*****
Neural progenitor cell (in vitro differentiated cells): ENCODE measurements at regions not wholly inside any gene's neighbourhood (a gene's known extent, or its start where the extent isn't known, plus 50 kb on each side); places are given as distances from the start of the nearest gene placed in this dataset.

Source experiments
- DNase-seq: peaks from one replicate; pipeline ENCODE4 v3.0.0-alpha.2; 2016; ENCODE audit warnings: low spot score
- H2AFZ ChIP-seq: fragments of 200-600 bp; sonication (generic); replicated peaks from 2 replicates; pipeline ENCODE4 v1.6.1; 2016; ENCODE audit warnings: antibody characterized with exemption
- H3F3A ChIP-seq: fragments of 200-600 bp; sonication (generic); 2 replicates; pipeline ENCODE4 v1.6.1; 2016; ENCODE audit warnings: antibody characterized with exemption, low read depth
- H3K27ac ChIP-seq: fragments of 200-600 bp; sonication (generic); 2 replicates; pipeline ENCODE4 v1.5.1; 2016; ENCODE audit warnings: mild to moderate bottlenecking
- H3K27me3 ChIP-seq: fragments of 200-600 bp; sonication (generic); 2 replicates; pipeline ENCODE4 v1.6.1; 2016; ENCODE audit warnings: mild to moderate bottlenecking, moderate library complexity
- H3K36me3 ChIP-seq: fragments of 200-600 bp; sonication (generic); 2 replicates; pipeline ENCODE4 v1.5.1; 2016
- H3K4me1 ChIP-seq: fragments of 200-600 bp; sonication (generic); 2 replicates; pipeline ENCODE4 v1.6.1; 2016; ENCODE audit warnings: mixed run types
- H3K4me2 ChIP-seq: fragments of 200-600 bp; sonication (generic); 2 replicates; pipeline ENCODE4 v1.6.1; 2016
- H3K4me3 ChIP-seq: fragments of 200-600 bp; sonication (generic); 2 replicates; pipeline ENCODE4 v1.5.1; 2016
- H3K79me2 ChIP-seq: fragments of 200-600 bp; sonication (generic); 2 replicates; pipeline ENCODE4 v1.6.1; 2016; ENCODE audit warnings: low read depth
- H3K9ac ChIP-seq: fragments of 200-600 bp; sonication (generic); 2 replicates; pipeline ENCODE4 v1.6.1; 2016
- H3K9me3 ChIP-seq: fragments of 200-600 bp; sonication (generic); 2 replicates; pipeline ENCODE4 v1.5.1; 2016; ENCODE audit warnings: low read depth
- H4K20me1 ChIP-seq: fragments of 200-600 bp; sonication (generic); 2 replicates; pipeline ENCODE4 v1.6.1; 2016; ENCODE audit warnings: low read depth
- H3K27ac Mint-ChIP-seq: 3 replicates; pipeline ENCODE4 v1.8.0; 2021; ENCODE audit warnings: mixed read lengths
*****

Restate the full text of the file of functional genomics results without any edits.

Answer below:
Neural progenitor cell (in vitro differentiated cells): ENCODE measurements at regions not wholly inside any gene's neighbourhood (a gene's known extent, or its start where the extent isn't known, plus 50 kb on each side); places are given as distances from the start of the nearest gene placed in this dataset.

Source experiments
- DNase-seq: peaks from one replicate; pipeline ENCODE4 v3.0.0-alpha.2; 2016; ENCODE audit warnings: low spot score
- H2AFZ ChIP-seq: fragments of 200-600 bp; sonication (generic); replicated peaks from 2 replicates; pipeline ENCODE4 v1.6.1; 2016; ENCODE audit warnings: antibody characterized with exemption
- H3F3A ChIP-seq: fragments of 200-600 bp; sonication (generic); 2 replicates; pipeline ENCODE4 v1.6.1; 2016; ENCODE audit warnings: antibody characterized with exemption, low read depth
- H3K27ac ChIP-seq: fragments of 200-600 bp; sonication (generic); 2 replicates; pipeline ENCODE4 v1.5.1; 2016; ENCODE audit warnings: mild to moderate bottlenecking
- H3K27me3 ChIP-seq: fragments of 200-600 bp; sonication (generic); 2 replicates; pipeline ENCODE4 v1.6.1; 2016; ENCODE audit warnings: mild to moderate bottlenecking, moderate library complexity
- H3K36me3 ChIP-seq: fragments of 200-600 bp; sonication (generic); 2 replicates; pipeline ENCODE4 v1.5.1; 2016
- H3K4me1 ChIP-seq: fragments of 200-600 bp; sonication (generic); 2 replicates; pipeline ENCODE4 v1.6.1; 2016; ENCODE audit warnings: mixed run types
- H3K4me2 ChIP-seq: fragments of 200-600 bp; sonication (generic); 2 replicates; pipeline ENCODE4 v1.6.1; 2016
- H3K4me3 ChIP-seq: fragments of 200-600 bp; sonication (generic); 2 replicates; pipeline ENCODE4 v1.5.1; 2016
- H3K79me2 ChIP-seq: fragments of 200-600 bp; sonication (generic); 2 replicates; pipeline ENCODE4 v1.6.1; 2016; ENCODE audit warnings: low read depth
- H3K9ac ChIP-seq: fragments of 200-600 bp; sonication (generic); 2 replicates; pipeline ENCODE4 v1.6.1; 2016
- H3K9me3 ChIP-seq: fragments of 200-600 bp; sonication (generic); 2 replicates; pipeline ENCODE4 v1.5.1; 2016; ENCODE audit warnings: low read depth
- H4K20me1 ChIP-seq: fragments of 200-600 bp; sonication (generic); 2 replicates; pipeline ENCODE4 v1.6.1; 2016; ENCODE audit warnings: low read depth
- H3K27ac Mint-ChIP-seq: 3 replicates; pipeline ENCODE4 v1.8.0; 2021; ENCODE audit warnings: mixed read lengths